“Whatever he does prospers.” Whatever he does.  Really? How many just men have taken a beating like Job? Any how many have watched the wicked prosper? The wisdom tradition is filled with contrast statements like this. Taken by themselves, as absolute statements of what is always the case, I’ll join Bowman & say “Absurd.” But they’re not taken by themselves. The Psalms alone contain any number of statements to the effect that the wicked prosper& the just are trampled underfoot & come to a bad end. “Bad end” must be taken in a particular way, however. The Church reads Psalm 1 as Christological; Christ is the just man who prospers.  He’s also nailed to a cross. The fuller context of the wisdom writings includes the Gospels. Yet this doesn’t mean that an artist can’t treat wisdom themes apart from the fullness of Christian truth. Art is not theology. Here’s Maureen Mullarky on this topic:

“Art is an instrument thoroughly of this world; it is not revelation and has no theology. It is poorly suited to the spiritual burdens laid upon it. Artists themselves are not up to the task of defining or divining the Kingdom. In his small gem of a book The Responsibility of the Artist, Maritain defines the artist as ‘a man using Art.’ He is bound, like any other artisan, to the perfection of the work of his hands: ‘Art by itself tends to the good of the work, not to the good of man. The first responsibility of the artist is toward his work.’”

In other words, the artist is free to look at life in any number of ways.  In a film, even one as ambitious & far-ranging as “The Tree of Life,” it’s silly to demand a catechetical lesson or a fully-worked out theology intended to please the theologians among us. It would be like criticizing the film “Amadeus” because Salieri has a childish, quid pro quo view of God & no one criticizes & corrects his theology. The artist takes people as they are, & tries to do justice to what Joseph Conrad called “felt life.” And the felt life of this film is life in Waco, Texas, with an ordinary family going to church, saying prayers, taking sacraments. Collins is unimpressed by all this, & criticizes the wishy-washy religiosity that the Catechism of the Catholic Church would surely correct if given a chance. So much for felt life, for attending to things like context. The Christian artist will artfully weave into the story or film elements that are consistent with the faith of the Church, but these will not always rest on the work’s surface. And hopefully he will be able to trust his audience to pay attention to things like setting, locality, etc. Utinam sit, apparently. For more on this, cf. the Blog page & my entries on Flannery O’Connor.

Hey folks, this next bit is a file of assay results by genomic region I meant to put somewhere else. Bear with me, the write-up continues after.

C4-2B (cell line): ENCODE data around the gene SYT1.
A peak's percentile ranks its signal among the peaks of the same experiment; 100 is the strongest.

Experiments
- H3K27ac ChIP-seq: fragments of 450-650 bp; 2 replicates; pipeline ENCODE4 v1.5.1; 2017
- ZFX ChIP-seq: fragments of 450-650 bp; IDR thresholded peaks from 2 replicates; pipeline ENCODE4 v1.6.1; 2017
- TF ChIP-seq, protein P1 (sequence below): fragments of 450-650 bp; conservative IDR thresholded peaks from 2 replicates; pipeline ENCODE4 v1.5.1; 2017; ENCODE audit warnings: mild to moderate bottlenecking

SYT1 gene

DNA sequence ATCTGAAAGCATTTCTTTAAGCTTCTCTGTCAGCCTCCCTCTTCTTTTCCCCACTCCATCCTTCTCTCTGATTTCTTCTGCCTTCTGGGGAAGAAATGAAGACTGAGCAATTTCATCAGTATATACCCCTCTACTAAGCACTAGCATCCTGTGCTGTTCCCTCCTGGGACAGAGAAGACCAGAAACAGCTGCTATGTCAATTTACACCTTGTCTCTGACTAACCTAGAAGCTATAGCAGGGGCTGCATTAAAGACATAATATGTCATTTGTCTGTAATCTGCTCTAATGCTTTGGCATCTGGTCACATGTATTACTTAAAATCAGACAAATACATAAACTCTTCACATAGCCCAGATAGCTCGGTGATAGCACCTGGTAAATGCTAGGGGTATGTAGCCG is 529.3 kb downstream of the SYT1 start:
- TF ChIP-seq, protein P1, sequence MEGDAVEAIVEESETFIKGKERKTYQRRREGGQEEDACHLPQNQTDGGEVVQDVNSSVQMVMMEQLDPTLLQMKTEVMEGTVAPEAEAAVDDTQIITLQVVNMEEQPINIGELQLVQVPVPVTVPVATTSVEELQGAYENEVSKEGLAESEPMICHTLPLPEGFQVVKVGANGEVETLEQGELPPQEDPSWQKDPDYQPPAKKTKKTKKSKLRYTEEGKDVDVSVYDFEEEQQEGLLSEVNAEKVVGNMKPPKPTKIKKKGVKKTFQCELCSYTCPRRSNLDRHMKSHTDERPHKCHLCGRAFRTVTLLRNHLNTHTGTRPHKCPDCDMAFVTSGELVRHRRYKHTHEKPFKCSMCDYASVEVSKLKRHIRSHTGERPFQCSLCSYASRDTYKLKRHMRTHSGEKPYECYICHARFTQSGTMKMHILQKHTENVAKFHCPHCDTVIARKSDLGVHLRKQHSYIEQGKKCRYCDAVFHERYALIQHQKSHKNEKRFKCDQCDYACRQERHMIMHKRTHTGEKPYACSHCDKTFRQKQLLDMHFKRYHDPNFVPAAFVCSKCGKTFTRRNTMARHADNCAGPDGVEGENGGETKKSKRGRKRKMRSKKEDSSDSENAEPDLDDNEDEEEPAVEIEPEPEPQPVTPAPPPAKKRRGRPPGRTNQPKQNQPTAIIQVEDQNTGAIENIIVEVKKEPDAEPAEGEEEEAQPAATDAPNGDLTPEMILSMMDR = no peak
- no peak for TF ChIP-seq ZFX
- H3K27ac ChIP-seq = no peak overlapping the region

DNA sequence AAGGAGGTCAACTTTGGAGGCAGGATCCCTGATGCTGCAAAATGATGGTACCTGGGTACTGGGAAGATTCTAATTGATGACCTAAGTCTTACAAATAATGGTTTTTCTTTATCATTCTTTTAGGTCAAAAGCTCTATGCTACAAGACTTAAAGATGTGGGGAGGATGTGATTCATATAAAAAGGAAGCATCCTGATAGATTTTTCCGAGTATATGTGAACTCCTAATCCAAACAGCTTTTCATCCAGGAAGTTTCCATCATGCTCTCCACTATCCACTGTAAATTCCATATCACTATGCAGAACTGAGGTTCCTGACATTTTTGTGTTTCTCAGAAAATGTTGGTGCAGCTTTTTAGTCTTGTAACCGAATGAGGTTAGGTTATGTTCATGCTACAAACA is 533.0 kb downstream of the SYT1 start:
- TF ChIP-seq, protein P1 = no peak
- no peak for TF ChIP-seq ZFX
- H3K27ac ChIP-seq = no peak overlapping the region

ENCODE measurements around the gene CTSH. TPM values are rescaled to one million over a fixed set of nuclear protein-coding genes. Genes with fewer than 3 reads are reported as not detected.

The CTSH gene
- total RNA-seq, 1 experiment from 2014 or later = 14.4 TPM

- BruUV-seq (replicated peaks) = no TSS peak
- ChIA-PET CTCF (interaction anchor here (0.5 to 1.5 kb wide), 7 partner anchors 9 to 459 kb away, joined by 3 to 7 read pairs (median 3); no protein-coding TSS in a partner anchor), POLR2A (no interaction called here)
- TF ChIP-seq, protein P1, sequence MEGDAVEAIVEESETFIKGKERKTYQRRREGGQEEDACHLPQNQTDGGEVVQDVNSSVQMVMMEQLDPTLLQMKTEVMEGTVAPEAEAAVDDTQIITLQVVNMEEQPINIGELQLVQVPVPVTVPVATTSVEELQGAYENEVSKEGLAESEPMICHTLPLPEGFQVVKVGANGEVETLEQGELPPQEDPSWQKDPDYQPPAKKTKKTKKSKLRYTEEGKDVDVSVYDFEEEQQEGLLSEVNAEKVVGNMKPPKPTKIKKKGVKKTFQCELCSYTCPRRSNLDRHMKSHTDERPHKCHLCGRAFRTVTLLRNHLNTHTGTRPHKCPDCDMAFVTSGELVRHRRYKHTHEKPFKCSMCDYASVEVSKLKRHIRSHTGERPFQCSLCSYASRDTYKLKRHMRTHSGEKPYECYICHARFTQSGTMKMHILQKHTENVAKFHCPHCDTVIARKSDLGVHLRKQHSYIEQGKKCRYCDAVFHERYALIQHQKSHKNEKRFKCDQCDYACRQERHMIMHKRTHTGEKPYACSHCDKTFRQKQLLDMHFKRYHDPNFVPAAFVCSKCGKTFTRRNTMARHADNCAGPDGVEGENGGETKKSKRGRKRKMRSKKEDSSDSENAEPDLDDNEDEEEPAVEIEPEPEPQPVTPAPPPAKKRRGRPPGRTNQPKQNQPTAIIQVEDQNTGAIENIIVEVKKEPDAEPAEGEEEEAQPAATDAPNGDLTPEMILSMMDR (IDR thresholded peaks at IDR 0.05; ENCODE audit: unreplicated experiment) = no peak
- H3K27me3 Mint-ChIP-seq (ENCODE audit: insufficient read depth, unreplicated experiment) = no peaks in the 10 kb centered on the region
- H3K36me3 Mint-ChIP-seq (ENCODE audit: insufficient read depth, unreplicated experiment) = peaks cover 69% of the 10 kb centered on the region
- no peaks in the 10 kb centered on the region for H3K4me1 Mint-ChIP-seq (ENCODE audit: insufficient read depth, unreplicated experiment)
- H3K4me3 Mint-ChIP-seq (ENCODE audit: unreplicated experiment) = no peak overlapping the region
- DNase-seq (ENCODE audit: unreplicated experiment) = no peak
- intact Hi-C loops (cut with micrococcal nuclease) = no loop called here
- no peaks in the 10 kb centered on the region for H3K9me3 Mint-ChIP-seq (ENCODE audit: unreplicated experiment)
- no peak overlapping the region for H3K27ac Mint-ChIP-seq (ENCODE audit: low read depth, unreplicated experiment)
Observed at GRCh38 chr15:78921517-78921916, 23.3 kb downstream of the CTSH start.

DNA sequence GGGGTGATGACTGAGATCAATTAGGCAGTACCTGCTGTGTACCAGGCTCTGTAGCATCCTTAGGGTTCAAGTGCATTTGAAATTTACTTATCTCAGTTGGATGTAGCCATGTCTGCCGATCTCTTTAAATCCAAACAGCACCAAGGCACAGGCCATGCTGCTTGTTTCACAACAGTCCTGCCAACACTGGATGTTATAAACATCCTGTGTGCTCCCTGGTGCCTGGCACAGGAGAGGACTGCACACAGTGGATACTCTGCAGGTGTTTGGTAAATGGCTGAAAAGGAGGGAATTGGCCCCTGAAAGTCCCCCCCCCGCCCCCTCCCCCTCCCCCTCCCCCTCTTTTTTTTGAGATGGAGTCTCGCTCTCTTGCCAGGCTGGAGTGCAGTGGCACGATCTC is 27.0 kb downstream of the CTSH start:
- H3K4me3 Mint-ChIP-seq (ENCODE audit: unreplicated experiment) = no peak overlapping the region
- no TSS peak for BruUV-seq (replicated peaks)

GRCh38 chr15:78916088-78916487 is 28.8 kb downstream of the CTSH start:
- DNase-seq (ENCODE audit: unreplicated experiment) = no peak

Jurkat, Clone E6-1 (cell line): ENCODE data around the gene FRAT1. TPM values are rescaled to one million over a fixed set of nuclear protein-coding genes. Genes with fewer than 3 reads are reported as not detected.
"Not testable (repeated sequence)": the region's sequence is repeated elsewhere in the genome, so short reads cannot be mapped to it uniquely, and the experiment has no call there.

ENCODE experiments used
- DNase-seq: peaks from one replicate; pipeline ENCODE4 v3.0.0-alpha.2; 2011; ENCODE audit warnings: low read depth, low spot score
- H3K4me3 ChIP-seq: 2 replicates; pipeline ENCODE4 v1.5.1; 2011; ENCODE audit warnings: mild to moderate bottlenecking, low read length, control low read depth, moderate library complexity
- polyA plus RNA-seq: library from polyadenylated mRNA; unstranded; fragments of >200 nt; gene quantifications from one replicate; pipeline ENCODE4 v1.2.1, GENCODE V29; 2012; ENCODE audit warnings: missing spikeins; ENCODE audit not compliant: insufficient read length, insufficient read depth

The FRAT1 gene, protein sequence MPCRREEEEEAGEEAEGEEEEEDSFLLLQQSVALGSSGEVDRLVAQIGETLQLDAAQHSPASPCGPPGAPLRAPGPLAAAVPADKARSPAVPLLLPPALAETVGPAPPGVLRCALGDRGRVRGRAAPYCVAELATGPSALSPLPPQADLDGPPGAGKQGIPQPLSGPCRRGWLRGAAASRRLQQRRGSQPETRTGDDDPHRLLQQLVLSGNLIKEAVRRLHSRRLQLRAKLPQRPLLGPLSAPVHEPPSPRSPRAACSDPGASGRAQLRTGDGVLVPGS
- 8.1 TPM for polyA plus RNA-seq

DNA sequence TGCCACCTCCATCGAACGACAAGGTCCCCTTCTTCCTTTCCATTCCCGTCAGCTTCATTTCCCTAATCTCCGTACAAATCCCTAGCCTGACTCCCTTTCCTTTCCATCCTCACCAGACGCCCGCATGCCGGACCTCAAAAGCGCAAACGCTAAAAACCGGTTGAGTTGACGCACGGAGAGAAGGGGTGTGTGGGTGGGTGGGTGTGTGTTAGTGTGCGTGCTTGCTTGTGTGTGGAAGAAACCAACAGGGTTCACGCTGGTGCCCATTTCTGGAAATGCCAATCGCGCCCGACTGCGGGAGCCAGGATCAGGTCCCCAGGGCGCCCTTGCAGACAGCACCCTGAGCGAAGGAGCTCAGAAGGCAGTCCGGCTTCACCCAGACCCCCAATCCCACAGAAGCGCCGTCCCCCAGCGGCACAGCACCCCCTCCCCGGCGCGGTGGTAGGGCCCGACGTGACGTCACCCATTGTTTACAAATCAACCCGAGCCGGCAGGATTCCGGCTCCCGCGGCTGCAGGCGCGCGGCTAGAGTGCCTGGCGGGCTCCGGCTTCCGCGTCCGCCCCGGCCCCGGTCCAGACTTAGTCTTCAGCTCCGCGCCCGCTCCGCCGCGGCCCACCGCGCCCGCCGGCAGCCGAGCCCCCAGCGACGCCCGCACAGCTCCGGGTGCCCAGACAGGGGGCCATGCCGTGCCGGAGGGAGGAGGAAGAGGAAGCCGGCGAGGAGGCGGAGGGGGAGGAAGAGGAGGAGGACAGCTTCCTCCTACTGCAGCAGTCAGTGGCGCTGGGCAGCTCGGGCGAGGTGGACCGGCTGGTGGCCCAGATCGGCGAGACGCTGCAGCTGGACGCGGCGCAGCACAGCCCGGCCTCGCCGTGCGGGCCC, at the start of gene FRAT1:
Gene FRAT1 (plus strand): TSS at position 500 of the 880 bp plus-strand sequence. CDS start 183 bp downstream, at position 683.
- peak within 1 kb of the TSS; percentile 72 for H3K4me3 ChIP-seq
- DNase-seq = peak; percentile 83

Salieri is an appropriate reference here, as Mr. O’Brien (Brad Pitt) seems to think like him. His understanding of God is close to that of Job’s advisers & Salieri. He expects life, & God, to work on his terms. When his plant closes & he loses his job, he complains: “I never missed a day of work. I tithed.” This is a central strand in the film, of course, whose drama is set in motion by the death of Jack’s brother at age 19. Bad things happen to good people, even those who do their job well, who pay their taxes, who follow the way of grace. There is, as Job discovered, no “answer” to this. Malick treats this with the highest respect, & dramatizes the whole sweep of creation in order to frame the story of the O’Brien family. In other words, death & tragedy are brought into dialogue with creation, & the viewer is thus forced to ask difficult questions about how we understand ourselves as mortal creatures who inhabit a world dangling in the heavens.  This follows the pattern of the Old Testament, in a way; the creation narratives took their final shape, we’re told, only after the tragedy of the Babylonian Exile.  The experience of death, then, leads to the contemplation of origins. It is neither absurd nor pretentious to use images, narrative, & music to dramatize this pattern. Nor is it subChristian or new age-y. More to come on some of the other reviews. . .



Here’s a little something more on Malick & some of the reviews, along with a brief consideration of “The Tree of Life” as a “Christian film”:

There’s little doubt that Terrence Malick loves the Grand Gesture. If it’s 4th & 12, he’s going for it; bottom of the 9th, no outs, down by a run with a man on 1st, he’s not looking to advance the runner.  He’s swinging for the fences. Remember Kevin Costner’s character in “Tin Cup,” & what he does at the 18th hole every round? That’s Malick. And God bless him for it. When “The New World” washed over me the first time I saw it, I knew that here was a filmmaker who didn’t care what the cool kids were saying about him, or what kind of movies they wanted to see. He was thinking Big, & trying to adapt his chosen medium to his large ambitions. Andrei Tarkovsky, the legendary Russian director, knew this approach well, & articulated it perhaps better than any other recent artist. This from Sculpting in Time: